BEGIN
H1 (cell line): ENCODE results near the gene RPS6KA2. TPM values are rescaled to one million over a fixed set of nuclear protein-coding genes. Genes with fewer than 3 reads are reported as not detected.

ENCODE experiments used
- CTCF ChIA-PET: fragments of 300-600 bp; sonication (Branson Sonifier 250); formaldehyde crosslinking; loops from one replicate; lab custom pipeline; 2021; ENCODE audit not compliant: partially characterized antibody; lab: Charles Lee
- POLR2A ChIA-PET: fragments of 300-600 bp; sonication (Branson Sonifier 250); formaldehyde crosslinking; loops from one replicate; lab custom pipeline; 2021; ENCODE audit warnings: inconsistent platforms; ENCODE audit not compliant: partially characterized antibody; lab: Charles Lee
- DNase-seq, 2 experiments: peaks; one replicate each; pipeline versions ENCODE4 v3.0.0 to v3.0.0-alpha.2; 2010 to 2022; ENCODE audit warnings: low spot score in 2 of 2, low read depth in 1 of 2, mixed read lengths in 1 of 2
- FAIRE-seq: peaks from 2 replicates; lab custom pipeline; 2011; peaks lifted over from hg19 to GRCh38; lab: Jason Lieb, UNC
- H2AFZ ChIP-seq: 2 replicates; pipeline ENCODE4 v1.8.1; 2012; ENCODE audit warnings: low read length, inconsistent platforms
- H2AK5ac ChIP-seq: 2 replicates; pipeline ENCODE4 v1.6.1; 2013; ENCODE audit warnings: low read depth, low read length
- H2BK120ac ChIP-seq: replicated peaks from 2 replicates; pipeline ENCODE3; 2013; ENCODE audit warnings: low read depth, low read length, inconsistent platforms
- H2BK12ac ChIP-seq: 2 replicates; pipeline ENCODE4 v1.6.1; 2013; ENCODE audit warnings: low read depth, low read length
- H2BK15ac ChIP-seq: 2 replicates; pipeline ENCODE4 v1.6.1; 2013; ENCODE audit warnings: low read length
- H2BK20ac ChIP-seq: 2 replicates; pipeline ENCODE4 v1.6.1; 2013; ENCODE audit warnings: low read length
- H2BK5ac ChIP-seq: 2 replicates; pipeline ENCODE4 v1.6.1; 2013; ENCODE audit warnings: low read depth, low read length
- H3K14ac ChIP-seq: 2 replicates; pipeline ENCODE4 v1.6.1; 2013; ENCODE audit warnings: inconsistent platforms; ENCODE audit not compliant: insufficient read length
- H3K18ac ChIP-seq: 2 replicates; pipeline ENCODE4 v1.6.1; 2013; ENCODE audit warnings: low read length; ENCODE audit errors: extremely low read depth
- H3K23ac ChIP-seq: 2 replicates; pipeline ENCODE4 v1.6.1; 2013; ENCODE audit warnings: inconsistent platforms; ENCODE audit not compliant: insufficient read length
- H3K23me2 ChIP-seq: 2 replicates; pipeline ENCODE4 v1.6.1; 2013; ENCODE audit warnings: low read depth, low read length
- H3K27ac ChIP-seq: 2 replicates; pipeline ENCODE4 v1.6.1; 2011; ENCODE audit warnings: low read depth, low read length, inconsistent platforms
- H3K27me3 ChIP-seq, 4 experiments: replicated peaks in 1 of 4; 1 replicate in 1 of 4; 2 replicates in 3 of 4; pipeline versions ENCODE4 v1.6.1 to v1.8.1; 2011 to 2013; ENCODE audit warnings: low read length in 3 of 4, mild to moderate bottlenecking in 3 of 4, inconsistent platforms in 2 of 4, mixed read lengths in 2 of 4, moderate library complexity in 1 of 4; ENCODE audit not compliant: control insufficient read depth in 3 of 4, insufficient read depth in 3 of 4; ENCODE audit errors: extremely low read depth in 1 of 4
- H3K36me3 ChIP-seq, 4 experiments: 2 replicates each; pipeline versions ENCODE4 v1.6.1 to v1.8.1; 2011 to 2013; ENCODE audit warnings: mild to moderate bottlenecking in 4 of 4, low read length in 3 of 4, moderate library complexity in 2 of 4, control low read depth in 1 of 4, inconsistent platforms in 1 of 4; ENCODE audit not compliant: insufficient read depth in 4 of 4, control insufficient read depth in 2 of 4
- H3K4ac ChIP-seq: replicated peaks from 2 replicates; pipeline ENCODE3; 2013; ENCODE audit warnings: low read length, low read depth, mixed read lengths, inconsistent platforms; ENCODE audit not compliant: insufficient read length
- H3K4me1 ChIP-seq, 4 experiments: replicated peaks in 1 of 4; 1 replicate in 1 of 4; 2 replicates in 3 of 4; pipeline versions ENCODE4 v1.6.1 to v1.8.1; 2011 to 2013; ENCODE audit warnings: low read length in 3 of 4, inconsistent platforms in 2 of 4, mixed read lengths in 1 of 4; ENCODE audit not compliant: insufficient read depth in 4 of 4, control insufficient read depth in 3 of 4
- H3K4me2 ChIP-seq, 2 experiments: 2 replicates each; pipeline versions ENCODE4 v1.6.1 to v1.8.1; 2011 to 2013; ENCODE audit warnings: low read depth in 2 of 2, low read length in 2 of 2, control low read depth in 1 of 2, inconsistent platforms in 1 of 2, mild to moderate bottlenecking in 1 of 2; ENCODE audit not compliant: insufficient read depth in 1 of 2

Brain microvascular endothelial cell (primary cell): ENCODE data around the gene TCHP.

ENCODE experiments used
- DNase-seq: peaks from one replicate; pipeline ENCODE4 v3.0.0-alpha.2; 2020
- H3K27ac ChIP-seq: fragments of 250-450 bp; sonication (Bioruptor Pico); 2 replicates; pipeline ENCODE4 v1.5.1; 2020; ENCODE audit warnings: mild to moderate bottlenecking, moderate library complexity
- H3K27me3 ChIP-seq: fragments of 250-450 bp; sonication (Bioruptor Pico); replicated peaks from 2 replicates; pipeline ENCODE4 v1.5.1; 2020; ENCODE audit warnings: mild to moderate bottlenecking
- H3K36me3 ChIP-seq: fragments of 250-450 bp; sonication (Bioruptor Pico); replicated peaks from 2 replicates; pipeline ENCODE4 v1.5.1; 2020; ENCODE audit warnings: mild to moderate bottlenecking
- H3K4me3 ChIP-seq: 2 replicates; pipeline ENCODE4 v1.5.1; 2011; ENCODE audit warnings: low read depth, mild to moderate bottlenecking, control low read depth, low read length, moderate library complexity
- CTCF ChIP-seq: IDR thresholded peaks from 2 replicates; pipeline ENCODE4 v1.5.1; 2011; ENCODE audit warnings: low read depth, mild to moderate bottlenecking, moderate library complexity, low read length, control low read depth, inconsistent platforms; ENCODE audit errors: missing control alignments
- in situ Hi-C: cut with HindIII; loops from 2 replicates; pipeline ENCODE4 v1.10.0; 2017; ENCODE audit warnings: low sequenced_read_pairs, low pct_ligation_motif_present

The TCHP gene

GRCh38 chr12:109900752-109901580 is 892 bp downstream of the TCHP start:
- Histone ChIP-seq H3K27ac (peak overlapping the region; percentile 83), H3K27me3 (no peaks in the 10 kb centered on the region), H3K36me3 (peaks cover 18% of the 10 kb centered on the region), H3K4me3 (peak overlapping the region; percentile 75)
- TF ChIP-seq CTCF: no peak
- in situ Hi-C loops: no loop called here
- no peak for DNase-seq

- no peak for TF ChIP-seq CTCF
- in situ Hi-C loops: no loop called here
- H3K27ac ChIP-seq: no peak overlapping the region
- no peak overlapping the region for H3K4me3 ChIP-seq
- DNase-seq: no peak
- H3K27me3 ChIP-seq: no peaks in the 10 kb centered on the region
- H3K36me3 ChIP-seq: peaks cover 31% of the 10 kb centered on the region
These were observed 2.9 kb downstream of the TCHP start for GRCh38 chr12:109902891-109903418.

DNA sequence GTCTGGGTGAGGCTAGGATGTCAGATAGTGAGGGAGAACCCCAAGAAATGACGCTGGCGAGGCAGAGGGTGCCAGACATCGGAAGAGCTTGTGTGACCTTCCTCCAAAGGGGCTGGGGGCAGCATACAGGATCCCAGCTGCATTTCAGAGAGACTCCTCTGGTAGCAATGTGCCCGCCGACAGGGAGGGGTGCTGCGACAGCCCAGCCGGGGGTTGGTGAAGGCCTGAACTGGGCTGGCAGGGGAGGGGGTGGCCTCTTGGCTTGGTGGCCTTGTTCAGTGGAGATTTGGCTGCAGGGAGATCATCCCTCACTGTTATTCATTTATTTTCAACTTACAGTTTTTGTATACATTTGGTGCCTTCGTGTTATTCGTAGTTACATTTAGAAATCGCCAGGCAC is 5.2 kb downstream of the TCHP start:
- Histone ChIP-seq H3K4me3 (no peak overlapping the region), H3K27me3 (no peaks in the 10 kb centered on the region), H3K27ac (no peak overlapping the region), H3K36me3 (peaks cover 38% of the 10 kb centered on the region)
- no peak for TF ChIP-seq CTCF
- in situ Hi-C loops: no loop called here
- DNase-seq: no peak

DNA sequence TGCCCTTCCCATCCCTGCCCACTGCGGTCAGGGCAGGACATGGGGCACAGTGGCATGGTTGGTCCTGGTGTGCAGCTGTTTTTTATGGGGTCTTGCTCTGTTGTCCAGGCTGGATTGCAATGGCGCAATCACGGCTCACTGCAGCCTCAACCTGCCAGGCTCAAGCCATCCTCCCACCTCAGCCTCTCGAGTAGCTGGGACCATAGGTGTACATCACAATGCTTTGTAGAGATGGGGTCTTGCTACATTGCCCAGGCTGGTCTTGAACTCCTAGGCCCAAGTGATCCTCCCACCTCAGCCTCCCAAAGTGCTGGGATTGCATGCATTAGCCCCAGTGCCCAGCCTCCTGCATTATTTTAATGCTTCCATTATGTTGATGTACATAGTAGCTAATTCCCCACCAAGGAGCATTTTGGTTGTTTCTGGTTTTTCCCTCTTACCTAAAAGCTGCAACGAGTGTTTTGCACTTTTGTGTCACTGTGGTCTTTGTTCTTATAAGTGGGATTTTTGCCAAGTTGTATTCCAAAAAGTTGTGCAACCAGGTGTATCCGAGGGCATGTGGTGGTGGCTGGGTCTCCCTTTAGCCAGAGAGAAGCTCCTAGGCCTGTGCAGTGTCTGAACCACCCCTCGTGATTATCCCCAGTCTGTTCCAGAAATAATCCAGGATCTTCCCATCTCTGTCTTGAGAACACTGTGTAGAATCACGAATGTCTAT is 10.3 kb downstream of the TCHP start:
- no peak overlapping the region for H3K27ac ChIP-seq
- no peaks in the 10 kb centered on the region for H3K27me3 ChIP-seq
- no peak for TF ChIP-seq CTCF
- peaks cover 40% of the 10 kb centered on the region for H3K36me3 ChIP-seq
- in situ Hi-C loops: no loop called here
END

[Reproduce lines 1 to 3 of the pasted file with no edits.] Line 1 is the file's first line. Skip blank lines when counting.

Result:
H1 (cell line): ENCODE results near the gene RPS6KA2. TPM values are rescaled to one million over a fixed set of nuclear protein-coding genes. Genes with fewer than 3 reads are reported as not detected.

ENCODE experiments used
- CTCF ChIA-PET: fragments of 300-600 bp; sonication (Branson Sonifier 250); formaldehyde crosslinking; loops from one replicate; lab custom pipeline; 2021; ENCODE audit not compliant: partially characterized antibody; lab: Charles Lee